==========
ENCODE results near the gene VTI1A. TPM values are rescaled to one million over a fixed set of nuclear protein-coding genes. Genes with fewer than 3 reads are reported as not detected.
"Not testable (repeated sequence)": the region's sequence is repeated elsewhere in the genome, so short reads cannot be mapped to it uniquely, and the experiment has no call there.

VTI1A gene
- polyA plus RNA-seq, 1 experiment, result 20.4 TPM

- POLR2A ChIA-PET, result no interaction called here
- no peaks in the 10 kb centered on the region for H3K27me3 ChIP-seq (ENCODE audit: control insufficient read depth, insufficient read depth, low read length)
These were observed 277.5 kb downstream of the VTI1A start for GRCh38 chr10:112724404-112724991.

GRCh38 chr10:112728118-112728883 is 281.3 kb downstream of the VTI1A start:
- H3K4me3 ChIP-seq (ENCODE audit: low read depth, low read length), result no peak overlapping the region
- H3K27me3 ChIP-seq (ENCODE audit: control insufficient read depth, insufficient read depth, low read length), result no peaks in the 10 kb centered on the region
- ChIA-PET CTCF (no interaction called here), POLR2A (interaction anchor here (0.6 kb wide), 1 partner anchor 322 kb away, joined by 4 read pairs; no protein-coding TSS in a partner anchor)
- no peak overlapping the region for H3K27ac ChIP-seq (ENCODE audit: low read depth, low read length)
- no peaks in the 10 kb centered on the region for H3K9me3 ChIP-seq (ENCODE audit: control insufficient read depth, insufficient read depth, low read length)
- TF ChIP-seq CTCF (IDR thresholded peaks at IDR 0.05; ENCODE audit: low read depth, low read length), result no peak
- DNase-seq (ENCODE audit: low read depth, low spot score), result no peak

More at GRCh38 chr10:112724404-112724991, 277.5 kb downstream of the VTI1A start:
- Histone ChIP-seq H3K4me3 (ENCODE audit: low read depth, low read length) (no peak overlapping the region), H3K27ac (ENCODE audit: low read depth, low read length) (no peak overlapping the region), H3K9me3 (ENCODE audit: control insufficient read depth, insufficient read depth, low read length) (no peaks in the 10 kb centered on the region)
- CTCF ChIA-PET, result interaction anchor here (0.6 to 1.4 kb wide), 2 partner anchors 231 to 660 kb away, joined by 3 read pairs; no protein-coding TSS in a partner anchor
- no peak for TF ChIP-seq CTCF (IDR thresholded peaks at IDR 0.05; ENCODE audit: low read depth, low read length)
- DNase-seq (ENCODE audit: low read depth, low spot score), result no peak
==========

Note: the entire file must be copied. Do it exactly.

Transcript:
ENCODE results near the gene VTI1A. TPM values are rescaled to one million over a fixed set of nuclear protein-coding genes. Genes with fewer than 3 reads are reported as not detected.
"Not testable (repeated sequence)": the region's sequence is repeated elsewhere in the genome, so short reads cannot be mapped to it uniquely, and the experiment has no call there.

VTI1A gene
- polyA plus RNA-seq, 1 experiment, result 20.4 TPM

- POLR2A ChIA-PET, result no interaction called here
- no peaks in the 10 kb centered on the region for H3K27me3 ChIP-seq (ENCODE audit: control insufficient read depth, insufficient read depth, low read length)
These were observed 277.5 kb downstream of the VTI1A start for GRCh38 chr10:112724404-112724991.

GRCh38 chr10:112728118-112728883 is 281.3 kb downstream of the VTI1A start:
- H3K4me3 ChIP-seq (ENCODE audit: low read depth, low read length), result no peak overlapping the region
- H3K27me3 ChIP-seq (ENCODE audit: control insufficient read depth, insufficient read depth, low read length), result no peaks in the 10 kb centered on the region
- ChIA-PET CTCF (no interaction called here), POLR2A (interaction anchor here (0.6 kb wide), 1 partner anchor 322 kb away, joined by 4 read pairs; no protein-coding TSS in a partner anchor)
- no peak overlapping the region for H3K27ac ChIP-seq (ENCODE audit: low read depth, low read length)
- no peaks in the 10 kb centered on the region for H3K9me3 ChIP-seq (ENCODE audit: control insufficient read depth, insufficient read depth, low read length)
- TF ChIP-seq CTCF (IDR thresholded peaks at IDR 0.05; ENCODE audit: low read depth, low read length), result no peak
- DNase-seq (ENCODE audit: low read depth, low spot score), result no peak

More at GRCh38 chr10:112724404-112724991, 277.5 kb downstream of the VTI1A start:
- Histone ChIP-seq H3K4me3 (ENCODE audit: low read depth, low read length) (no peak overlapping the region), H3K27ac (ENCODE audit: low read depth, low read length) (no peak overlapping the region), H3K9me3 (ENCODE audit: control insufficient read depth, insufficient read depth, low read length) (no peaks in the 10 kb centered on the region)
- CTCF ChIA-PET, result interaction anchor here (0.6 to 1.4 kb wide), 2 partner anchors 231 to 660 kb away, joined by 3 read pairs; no protein-coding TSS in a partner anchor
- no peak for TF ChIP-seq CTCF (IDR thresholded peaks at IDR 0.05; ENCODE audit: low read depth, low read length)
- DNase-seq (ENCODE audit: low read depth, low spot score), result no peak